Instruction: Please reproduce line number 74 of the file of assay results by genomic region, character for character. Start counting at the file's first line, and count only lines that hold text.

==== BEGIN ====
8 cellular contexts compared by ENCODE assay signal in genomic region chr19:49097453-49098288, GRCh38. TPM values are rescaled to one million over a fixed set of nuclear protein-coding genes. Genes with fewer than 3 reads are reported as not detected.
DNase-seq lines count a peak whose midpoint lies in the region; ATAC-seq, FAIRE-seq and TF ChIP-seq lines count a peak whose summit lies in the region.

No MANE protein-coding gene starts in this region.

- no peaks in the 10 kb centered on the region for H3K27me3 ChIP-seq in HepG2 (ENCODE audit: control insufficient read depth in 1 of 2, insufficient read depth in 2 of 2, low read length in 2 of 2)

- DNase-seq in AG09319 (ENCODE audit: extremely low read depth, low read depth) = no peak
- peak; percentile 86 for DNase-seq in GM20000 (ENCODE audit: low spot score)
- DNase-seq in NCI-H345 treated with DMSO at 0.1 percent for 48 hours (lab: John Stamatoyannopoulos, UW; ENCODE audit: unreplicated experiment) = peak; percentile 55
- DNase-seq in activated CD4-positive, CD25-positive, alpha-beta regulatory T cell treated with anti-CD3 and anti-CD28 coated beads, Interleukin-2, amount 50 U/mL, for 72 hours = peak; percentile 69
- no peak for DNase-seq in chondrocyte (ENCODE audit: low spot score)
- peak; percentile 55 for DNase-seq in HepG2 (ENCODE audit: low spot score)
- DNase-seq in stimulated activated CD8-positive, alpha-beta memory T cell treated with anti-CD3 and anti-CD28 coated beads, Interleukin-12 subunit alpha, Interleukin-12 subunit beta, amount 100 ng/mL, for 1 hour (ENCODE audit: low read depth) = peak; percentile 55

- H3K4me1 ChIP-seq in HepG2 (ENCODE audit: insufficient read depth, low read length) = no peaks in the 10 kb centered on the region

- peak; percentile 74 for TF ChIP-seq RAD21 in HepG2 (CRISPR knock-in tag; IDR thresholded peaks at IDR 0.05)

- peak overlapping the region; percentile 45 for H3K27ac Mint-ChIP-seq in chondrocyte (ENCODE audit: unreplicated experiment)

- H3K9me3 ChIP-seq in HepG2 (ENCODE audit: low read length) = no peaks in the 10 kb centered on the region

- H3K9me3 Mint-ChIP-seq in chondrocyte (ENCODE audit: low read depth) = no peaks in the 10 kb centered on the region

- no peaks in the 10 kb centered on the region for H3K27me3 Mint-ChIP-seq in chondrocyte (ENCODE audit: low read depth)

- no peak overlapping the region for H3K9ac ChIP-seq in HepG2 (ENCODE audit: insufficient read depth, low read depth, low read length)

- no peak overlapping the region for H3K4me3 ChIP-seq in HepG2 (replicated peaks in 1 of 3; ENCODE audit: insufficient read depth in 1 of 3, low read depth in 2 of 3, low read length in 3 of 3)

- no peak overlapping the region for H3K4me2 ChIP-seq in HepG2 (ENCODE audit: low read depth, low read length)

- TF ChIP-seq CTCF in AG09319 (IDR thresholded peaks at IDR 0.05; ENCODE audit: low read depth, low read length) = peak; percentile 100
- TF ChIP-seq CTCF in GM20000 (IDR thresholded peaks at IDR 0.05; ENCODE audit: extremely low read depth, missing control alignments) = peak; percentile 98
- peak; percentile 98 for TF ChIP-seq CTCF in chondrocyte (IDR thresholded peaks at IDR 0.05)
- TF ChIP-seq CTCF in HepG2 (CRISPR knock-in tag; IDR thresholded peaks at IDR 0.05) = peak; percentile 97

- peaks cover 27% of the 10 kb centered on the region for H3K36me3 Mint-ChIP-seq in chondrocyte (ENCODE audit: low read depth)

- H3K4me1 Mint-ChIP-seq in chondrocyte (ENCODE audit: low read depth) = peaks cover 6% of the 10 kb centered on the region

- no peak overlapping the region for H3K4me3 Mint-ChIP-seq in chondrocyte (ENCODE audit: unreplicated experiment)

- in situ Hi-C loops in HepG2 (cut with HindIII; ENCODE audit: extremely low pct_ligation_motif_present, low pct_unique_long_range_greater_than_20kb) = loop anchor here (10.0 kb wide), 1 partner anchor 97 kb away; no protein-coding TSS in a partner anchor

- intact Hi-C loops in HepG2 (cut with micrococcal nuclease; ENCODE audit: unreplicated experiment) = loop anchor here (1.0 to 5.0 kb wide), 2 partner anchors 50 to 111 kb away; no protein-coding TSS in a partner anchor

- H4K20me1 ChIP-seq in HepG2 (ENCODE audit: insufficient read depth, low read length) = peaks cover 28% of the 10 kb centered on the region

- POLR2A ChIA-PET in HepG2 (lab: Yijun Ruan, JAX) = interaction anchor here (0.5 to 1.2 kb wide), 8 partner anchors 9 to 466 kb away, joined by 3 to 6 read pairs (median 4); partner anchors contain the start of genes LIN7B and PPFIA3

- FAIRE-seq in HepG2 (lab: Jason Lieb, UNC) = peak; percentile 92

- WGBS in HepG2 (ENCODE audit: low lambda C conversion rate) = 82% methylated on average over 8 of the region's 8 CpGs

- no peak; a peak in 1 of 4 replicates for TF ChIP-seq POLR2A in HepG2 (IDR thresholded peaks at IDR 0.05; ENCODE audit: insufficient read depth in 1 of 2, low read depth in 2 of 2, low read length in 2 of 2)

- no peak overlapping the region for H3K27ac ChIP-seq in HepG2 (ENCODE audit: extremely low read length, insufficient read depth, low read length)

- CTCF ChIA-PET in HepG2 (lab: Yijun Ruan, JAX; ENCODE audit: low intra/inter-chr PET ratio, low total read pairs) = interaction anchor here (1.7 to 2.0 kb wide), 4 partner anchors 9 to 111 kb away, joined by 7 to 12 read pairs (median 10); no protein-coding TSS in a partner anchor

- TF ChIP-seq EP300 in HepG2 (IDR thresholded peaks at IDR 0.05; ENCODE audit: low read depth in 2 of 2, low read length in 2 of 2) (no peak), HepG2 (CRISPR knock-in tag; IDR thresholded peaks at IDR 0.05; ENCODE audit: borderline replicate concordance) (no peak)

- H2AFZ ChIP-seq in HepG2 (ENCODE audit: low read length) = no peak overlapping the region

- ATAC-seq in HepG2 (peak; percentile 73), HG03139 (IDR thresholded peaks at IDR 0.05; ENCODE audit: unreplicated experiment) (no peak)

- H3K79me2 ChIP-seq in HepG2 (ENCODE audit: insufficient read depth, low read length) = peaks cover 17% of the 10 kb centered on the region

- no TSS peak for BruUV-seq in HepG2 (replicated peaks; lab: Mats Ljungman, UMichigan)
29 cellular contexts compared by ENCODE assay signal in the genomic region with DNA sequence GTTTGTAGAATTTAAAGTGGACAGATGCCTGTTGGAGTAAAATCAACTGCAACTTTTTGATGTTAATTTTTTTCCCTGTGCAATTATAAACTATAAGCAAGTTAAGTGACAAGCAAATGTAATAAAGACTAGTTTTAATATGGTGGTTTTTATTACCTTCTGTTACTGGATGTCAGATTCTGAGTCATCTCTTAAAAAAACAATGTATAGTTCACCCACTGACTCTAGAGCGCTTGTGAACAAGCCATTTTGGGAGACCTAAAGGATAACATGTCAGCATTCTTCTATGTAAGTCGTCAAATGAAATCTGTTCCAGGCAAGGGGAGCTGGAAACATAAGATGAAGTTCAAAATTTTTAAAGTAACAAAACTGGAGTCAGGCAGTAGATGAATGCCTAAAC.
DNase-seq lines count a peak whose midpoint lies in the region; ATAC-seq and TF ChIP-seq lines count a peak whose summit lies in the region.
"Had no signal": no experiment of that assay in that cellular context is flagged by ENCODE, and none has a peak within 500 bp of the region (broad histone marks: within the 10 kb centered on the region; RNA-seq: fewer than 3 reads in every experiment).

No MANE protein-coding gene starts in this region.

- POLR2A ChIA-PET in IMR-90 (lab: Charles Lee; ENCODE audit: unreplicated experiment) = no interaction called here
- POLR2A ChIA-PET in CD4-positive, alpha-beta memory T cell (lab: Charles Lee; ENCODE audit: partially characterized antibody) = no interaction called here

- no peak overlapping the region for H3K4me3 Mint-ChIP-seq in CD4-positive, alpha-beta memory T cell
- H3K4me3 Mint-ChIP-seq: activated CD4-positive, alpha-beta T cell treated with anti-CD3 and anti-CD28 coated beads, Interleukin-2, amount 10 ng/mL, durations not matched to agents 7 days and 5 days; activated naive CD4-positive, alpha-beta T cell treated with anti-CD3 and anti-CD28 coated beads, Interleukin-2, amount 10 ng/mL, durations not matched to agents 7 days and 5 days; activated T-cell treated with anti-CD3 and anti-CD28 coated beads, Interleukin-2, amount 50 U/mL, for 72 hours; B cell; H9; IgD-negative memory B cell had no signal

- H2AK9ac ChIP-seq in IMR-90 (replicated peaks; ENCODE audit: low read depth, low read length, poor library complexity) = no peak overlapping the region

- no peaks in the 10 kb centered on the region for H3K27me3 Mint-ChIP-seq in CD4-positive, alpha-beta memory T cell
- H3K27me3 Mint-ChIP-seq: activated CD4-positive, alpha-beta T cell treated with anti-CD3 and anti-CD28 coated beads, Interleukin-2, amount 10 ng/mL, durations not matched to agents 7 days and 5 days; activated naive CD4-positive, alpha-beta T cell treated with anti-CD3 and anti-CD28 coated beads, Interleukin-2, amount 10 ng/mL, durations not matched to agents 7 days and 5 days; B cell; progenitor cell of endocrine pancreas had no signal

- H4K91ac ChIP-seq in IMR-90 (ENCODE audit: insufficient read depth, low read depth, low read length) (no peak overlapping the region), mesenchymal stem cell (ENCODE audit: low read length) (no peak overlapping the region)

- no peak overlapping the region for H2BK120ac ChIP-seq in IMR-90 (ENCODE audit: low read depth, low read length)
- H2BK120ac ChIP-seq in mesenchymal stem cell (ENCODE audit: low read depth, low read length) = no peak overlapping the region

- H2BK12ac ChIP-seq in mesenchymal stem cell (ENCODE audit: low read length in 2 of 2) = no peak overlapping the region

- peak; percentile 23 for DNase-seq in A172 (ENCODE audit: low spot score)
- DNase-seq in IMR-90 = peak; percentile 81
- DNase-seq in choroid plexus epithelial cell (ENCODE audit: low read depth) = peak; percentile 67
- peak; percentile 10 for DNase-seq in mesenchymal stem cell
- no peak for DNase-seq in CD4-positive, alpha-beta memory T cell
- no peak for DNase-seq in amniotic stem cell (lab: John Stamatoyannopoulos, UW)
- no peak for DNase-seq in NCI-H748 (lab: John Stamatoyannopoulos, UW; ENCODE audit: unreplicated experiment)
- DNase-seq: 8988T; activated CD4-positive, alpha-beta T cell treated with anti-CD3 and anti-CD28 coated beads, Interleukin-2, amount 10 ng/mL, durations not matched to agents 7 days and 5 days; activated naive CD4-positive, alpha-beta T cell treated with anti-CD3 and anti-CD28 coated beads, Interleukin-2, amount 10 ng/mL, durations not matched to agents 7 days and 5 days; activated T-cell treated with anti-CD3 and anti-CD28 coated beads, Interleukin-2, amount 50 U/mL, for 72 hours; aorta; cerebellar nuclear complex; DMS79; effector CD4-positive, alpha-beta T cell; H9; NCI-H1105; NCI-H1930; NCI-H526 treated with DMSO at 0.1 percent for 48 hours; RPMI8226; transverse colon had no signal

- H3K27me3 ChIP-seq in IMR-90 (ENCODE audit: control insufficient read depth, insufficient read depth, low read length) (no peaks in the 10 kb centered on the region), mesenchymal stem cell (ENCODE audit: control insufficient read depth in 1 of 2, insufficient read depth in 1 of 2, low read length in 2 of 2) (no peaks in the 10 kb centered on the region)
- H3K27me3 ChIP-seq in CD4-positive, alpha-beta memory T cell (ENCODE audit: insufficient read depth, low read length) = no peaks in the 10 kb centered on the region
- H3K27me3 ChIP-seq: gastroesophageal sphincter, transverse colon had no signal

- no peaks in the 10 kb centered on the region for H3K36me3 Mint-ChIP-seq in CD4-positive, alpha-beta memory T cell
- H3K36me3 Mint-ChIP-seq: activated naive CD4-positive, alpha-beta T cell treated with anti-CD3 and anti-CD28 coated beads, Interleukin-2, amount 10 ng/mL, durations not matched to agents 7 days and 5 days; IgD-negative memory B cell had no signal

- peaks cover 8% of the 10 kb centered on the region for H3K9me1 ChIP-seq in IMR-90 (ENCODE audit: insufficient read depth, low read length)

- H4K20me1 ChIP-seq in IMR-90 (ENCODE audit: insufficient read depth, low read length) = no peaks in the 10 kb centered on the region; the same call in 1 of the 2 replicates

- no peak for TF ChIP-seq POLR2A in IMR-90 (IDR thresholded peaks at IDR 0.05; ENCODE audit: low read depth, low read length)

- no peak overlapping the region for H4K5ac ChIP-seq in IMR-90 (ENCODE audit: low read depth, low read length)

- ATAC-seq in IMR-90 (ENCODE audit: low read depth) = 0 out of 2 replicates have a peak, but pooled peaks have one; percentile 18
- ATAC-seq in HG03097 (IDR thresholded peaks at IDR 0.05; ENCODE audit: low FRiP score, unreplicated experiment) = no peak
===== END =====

- ATAC-seq in IMR-90 (ENCODE audit: low read depth) = 0 out of 2 replicates have a peak, but pooled peaks have one; percentile 18